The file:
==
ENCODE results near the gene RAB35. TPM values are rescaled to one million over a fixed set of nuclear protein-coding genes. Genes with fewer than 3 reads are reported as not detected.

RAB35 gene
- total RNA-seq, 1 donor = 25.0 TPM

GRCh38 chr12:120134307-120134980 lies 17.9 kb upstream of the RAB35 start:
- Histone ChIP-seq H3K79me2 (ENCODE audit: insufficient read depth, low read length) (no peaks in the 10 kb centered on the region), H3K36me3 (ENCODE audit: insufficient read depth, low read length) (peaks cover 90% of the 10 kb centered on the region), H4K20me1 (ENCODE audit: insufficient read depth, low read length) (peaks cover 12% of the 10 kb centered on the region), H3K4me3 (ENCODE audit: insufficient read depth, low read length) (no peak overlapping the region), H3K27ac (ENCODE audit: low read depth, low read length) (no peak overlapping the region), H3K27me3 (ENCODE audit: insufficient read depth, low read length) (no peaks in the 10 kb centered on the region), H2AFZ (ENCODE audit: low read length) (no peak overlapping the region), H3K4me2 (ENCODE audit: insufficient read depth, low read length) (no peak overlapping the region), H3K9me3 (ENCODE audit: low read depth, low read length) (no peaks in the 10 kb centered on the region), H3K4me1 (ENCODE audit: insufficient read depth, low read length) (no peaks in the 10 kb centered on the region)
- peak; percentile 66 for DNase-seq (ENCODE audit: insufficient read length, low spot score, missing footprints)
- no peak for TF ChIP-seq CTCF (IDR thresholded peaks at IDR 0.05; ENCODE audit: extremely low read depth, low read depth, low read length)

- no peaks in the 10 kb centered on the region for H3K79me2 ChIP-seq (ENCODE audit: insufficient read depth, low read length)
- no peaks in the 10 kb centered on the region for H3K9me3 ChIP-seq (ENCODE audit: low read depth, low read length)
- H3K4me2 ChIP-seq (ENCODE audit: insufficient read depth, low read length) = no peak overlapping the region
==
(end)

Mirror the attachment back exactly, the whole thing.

ENCODE results near the gene RAB35. TPM values are rescaled to one million over a fixed set of nuclear protein-coding genes. Genes with fewer than 3 reads are reported as not detected.

RAB35 gene
- total RNA-seq, 1 donor = 25.0 TPM

GRCh38 chr12:120134307-120134980 lies 17.9 kb upstream of the RAB35 start:
- Histone ChIP-seq H3K79me2 (ENCODE audit: insufficient read depth, low read length) (no peaks in the 10 kb centered on the region), H3K36me3 (ENCODE audit: insufficient read depth, low read length) (peaks cover 90% of the 10 kb centered on the region), H4K20me1 (ENCODE audit: insufficient read depth, low read length) (peaks cover 12% of the 10 kb centered on the region), H3K4me3 (ENCODE audit: insufficient read depth, low read length) (no peak overlapping the region), H3K27ac (ENCODE audit: low read depth, low read length) (no peak overlapping the region), H3K27me3 (ENCODE audit: insufficient read depth, low read length) (no peaks in the 10 kb centered on the region), H2AFZ (ENCODE audit: low read length) (no peak overlapping the region), H3K4me2 (ENCODE audit: insufficient read depth, low read length) (no peak overlapping the region), H3K9me3 (ENCODE audit: low read depth, low read length) (no peaks in the 10 kb centered on the region), H3K4me1 (ENCODE audit: insufficient read depth, low read length) (no peaks in the 10 kb centered on the region)
- peak; percentile 66 for DNase-seq (ENCODE audit: insufficient read length, low spot score, missing footprints)
- no peak for TF ChIP-seq CTCF (IDR thresholded peaks at IDR 0.05; ENCODE audit: extremely low read depth, low read depth, low read length)

- no peaks in the 10 kb centered on the region for H3K79me2 ChIP-seq (ENCODE audit: insufficient read depth, low read length)
- no peaks in the 10 kb centered on the region for H3K9me3 ChIP-seq (ENCODE audit: low read depth, low read length)
- H3K4me2 ChIP-seq (ENCODE audit: insufficient read depth, low read length) = no peak overlapping the region